The Batman and Robin of the title refer to a Halloween costume that Dougie ad Pop wore when Dougie was little.  Indeed, Pop remembers it very well, “Halloween, you dummy.  You were eight, so it was 1959.  You were born in ’51.”  Pop even adds a detail that Dougie didn’t remember: that Norma Forester looked at Dougie and said “trick or treat” and then looked at Pop and said “trick or drink” and offered him a bottle of Shiner’s.  Dougie is silent–amazed at the memory.  Then Pop says “she was the best lovin’ I ever had.”  Dougie doesn’t know whether to believe this or not thinking, “They hurt you….  They may not mean to, but they do….  There’s no governor on them, no way of separating the stuff that’s okay to talk about from the stuff that isn’t.” (more…)

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SOUNDTRACK: EARTH-All Tomorrows Parties, October 5, 2011 (2011).

Anyone who likes Black Sabbath a lot knows that they were originally called Earth.  About mid way through this concert, the lead singer/guitarist of Earth says that he grew up listening to Black Sabbath and reading HP Lovecraft, so Earth is clearly something of a tribute.   Incidentally, he grew up in Manalapan, NJ which is just down the road from us.

All of these bona fides means that I should love Earth.  But I have to say that although I didn’t dislike this show at all, it’s really not my thing.  Earth creates long droney songs.  I tried to measure a couple of BPM of songs and came out with 60 for one song and 42 for another (by contrast Judas Priest’s “Breaking the Law” is 180 BPM).

The songs are all instrumental and range from 8 to 12 minutes.  Again, nothing objectionable about that.  Indeed most of the songs are cinematic and cool sounding.  My problem with them is that there wasn’t a lot of dynamism in the songs.  The bass wasn’t crazy heavy or loud or chest rattling (as I had been led to believe Earth’s bass was).  The melodies were pretty, but it came across as soundtrack music–for a very very slow zombie chase, perhaps.

According to some basic history, Earth used to be a heavier, noisier band, but have morphed away from that, and I suspect I would have liked their earlier stuff a bit more (although the one older that they played, “Ouroboros is Broken” wasn’t that much different from the rest.

NPR broadcast most of the All Tomorrow’s Parties concerts, and I enjoyed listening to them all.  But Earth is just not my thing.  You can check it out here.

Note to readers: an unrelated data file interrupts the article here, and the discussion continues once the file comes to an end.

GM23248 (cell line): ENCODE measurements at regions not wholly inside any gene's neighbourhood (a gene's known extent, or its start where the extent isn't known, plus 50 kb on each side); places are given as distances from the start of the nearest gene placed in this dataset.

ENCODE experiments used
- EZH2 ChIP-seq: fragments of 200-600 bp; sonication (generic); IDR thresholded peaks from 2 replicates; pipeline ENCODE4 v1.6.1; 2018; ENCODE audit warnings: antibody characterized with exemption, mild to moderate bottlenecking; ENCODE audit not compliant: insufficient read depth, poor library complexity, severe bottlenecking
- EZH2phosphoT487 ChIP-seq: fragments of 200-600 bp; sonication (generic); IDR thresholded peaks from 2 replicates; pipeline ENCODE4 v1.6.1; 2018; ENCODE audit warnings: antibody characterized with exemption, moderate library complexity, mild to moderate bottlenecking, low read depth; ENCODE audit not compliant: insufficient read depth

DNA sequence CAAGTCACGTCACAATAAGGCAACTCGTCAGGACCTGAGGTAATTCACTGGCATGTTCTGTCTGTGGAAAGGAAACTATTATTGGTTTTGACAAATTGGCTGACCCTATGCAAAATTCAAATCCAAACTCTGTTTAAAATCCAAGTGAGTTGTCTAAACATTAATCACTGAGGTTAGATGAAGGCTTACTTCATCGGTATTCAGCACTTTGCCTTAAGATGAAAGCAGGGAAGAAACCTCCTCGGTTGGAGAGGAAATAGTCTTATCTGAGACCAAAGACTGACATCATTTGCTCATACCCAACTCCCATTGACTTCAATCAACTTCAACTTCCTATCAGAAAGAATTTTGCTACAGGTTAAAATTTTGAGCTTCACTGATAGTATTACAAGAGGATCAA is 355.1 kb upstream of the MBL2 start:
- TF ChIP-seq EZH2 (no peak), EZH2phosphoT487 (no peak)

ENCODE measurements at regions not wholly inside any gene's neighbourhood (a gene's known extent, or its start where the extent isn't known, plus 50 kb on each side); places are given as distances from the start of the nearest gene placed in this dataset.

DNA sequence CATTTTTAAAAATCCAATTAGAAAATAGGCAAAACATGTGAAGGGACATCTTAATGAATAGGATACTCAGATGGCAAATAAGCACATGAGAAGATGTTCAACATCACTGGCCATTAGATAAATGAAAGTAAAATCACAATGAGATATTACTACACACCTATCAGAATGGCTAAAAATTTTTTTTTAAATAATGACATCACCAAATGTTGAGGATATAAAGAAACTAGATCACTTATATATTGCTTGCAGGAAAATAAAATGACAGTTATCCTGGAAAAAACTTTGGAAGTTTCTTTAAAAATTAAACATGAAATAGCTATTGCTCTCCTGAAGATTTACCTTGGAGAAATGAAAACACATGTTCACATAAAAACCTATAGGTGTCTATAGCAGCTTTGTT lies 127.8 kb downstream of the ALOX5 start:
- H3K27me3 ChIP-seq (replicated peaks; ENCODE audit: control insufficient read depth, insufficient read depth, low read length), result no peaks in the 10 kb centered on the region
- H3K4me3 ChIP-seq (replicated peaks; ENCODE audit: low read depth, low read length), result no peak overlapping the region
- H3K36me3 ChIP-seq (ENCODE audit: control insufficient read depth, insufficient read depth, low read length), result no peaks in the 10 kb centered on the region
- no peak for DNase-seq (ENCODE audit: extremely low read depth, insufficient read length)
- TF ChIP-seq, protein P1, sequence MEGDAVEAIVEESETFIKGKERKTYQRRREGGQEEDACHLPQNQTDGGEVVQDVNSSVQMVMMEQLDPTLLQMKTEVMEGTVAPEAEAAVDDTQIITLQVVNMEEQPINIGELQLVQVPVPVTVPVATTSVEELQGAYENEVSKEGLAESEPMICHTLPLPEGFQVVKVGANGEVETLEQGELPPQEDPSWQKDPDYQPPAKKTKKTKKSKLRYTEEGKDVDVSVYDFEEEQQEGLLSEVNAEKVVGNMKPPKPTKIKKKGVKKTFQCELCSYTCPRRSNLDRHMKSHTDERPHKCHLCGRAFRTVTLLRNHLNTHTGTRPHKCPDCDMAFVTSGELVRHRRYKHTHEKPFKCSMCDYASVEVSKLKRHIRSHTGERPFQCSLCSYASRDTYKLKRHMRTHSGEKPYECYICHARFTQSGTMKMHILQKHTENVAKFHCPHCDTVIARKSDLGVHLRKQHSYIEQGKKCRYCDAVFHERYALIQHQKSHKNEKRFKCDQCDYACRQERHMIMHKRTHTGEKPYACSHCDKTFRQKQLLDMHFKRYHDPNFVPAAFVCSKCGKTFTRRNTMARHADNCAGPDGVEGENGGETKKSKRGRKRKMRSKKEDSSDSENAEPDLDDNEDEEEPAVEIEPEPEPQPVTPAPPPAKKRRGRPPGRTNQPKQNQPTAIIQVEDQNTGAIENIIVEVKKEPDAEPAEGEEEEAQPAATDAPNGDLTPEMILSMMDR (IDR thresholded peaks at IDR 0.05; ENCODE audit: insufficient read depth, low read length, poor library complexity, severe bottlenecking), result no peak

[READ: October 20, 2012] “A Farewell to Yarns”

I mentioned the other day that I read one complete piece in the three Outside magazines since I subscribed.  It was this one.  The thing that I have enjoyed about the Outside articles that I have cherry picked is that unexpected writers pop up to write an essay.  So here’s Ian Frazier, comedian and essayist, writing for Outside.  Weird.  (Or maybe not so weird, he’s an Editor).

And, unlike many of the other things I’ve read in Outside, Frazier is not, repeat not going to do anything brave or daring or stupid, he’s just going to muse about a topic.  I like it.

Basically, this whole piece is a compliant about how with everything documented and digitalized it’s impossible to tell fibs about the one that got away or as he calls it, “an outdoorsman’s sacred right to exaggerate.”  What I like is that he takes us all the way back to ye olde mapmakers who wrote Here be Monsters which leads to this wonderful idea that I have never considered “the pictures of the monsters must have been accurate; how would the mapmakers have known what to draw unless eyewitnesses had told them?”

And he moves on through those who spied the Loch Ness Monster and Bigfoot.  He even talks about one I had ever heard of, a hidden city in Siberia called Gorod Koka-Kola, built during the cold war as a reproduction of an American city, they speak English and live and behave like Americans–perfect for spymasters to practice   Genius–and how would anyone ever know if it existed in remotest Siberia?

But Fraizer’s greater point is that “Lies make the wild scary and alluring.”  He grew up in Rural Illinois afraid of the Argyle Monster who haunted Argyle State Park–and, boy, how many adventures he had or dreamed of having back then. (more…)